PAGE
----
Last Sunday I rolled out my new photography business tag line: “Capturing the spirit of the individual and immortalizing the bond between loved ones.” This week, I want to talk about my other photographic passion — which almost the exact opposite of this statement. This week I want to talk about my Forsaken Gallery photography project.

Since the first day I picked up a camera, my favorite subjects have fallen into two categories: animals and abandoned “stuff.” The first subject, I’ve turned into a career. The second, I’ve made my private photographic obsession — until now when I begin to share it with you. I have always been drawn to what people choose to leave behind in this world — what they choose to forsake, so to speak. Whether it be a house or a dog; a whole culture or a single broken pot — what we leave behind tells a story about who who we are as human beings. These things were once valuable to their owners — someone once choose to be with them, maybe even treasured them and now, they have been left behind to rot, decay, disappear. This very human quirk absolutely fascinates me. And if it fascinates me, I want to take a picture of it.

I started my Forsaken Gallery project this past summer with the concept of shooting the abandoned homesteads around where I live. Urbanization, the economy and a host of other factors have changed the face of rural America. Where once were family farms are now abandoned homesteads leased out to and farmed by a larger farm operations (most of which are still family owned and operated, by the way). In the process, what was once the family farm home and its accompanying accouterments have become interesting ramshackles in various states of decay. Barns, equipment, outhouses, sheds, chairs, tables, shoes — once all important, now given back to whatever element will claim them.

So I started with the farm down the road, where the family house has been forsaken for many, many years. As I worked my way around the outside of the house, I started thinking about all the life that happened within the yard, and the rooms, and the barns. It was sad and beautiful at the same time. I spent several hours, just wandering and seeing and shooting.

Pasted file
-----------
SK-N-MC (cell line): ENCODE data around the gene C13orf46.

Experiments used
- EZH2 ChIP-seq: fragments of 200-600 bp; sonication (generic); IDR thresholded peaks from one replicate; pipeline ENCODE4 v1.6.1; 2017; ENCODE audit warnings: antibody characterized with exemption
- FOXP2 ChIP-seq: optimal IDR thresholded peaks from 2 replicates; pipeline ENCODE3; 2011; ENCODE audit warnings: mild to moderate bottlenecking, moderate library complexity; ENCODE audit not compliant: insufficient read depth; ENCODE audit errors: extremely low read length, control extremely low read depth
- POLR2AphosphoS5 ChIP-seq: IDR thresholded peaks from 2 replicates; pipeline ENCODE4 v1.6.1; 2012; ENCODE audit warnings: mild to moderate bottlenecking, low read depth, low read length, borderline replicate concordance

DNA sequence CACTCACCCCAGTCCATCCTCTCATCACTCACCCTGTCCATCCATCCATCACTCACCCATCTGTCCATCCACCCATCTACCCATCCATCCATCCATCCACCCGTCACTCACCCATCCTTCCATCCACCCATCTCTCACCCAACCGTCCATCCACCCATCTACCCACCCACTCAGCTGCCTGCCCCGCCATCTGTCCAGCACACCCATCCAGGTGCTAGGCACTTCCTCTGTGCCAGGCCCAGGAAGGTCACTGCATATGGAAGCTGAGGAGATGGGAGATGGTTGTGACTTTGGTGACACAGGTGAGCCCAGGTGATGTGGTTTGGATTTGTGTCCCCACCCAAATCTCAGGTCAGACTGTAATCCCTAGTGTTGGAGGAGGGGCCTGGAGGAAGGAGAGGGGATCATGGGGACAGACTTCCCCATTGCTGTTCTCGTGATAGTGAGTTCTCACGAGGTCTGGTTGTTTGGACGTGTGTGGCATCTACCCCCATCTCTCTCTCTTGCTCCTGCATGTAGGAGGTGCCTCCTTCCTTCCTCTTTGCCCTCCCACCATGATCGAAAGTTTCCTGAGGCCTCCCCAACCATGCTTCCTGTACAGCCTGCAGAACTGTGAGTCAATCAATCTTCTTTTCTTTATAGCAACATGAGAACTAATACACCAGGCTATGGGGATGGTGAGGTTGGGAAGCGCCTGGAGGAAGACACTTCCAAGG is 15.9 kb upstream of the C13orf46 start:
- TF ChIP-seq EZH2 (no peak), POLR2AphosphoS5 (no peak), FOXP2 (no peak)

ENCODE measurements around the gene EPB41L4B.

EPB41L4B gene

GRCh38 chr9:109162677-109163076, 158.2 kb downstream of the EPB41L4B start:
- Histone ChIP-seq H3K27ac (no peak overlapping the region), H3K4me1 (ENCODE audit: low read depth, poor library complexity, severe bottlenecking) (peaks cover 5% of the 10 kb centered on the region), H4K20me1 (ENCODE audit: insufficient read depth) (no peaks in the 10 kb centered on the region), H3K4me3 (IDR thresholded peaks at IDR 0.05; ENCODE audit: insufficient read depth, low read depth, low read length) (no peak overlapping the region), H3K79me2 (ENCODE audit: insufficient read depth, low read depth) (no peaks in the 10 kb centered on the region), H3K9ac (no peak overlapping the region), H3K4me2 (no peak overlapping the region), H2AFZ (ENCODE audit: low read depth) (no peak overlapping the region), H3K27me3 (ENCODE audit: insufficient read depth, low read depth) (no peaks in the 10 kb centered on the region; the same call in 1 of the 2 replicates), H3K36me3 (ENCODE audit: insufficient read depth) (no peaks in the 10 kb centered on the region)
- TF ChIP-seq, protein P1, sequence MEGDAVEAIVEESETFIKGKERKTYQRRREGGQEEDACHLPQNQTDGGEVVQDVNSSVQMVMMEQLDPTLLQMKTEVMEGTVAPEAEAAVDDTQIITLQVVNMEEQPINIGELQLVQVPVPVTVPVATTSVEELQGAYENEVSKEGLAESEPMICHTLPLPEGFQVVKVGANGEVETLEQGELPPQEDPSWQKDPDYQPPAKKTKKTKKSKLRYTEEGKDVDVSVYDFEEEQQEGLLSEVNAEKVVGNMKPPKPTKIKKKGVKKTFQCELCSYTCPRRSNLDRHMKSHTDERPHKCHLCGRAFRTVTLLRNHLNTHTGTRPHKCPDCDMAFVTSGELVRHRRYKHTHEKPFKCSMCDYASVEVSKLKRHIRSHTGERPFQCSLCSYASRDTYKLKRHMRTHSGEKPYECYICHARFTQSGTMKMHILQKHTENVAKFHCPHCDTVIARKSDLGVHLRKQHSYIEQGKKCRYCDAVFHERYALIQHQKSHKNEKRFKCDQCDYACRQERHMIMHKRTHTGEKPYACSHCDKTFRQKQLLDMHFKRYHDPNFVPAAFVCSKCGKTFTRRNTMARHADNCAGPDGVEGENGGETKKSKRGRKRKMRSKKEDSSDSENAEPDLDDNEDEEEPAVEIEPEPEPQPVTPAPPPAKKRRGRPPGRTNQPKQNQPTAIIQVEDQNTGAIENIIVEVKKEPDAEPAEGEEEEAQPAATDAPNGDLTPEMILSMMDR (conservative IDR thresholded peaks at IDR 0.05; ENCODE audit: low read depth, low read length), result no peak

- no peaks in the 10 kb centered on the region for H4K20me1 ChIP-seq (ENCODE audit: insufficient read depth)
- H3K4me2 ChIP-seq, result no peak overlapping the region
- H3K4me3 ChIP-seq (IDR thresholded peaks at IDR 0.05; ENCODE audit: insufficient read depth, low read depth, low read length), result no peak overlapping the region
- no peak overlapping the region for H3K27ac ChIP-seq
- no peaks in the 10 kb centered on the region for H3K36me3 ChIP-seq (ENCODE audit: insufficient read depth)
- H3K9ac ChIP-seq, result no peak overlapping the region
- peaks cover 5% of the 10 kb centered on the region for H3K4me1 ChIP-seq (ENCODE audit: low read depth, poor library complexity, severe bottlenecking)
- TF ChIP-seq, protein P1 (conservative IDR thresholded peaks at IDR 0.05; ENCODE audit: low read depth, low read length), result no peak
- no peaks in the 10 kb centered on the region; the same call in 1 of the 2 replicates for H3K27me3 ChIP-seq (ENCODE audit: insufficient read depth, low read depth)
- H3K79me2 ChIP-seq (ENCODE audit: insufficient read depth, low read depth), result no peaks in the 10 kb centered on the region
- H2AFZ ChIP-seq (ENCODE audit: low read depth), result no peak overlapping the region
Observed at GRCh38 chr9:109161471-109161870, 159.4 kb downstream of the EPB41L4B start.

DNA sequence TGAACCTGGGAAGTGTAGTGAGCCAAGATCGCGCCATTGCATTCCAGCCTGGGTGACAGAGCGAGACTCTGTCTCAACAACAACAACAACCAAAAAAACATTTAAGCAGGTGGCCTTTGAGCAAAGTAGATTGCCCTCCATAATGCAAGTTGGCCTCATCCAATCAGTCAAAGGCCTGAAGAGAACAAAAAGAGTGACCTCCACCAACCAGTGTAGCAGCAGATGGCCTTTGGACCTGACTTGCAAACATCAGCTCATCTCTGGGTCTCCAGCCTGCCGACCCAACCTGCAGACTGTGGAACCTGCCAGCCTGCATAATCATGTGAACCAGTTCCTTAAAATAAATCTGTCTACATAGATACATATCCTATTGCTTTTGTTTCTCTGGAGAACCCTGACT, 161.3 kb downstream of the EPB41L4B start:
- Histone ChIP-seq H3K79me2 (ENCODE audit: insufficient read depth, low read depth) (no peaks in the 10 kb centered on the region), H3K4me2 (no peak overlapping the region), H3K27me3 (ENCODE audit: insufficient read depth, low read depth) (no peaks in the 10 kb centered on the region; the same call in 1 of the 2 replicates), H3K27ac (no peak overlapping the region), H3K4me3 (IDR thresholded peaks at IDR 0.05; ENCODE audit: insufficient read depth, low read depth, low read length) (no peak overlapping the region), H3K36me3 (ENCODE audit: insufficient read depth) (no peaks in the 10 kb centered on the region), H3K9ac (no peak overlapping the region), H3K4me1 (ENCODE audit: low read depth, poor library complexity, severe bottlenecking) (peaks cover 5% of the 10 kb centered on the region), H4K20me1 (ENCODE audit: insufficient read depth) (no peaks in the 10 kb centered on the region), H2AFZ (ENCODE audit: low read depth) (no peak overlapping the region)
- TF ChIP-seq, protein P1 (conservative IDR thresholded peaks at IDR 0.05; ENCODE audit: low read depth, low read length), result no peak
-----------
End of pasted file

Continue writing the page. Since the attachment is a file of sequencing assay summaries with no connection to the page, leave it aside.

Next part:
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While I was editing the photos from the house, I got to thinking about the fact that many things I photograph fall under the header of forsaken. For example, I try to get out the Southwest every few years and photograph Anasazi ruins in places like Chaco Canyon, Bandelier National Monument and Mesa Verde. I am absolutely inspired by walking around entire civilizations left behind to the desert and mountains. I can spend days photographing these sites and never, ever become bored or run out of things to look at.

Then I thought about my work with local animal shelters and some of the dogs I photograph. They are forsaken as well. Some just because no one has cared about them, ever. Others, however, were once valued members of a family — and now have been forsaken because of their age or a circumstance. These are the most heartbreaking to photograph — the senior dog looking hopefully at every person who walks by hoping to see their familiar person or the once pampered lap dog now crated on cold metal.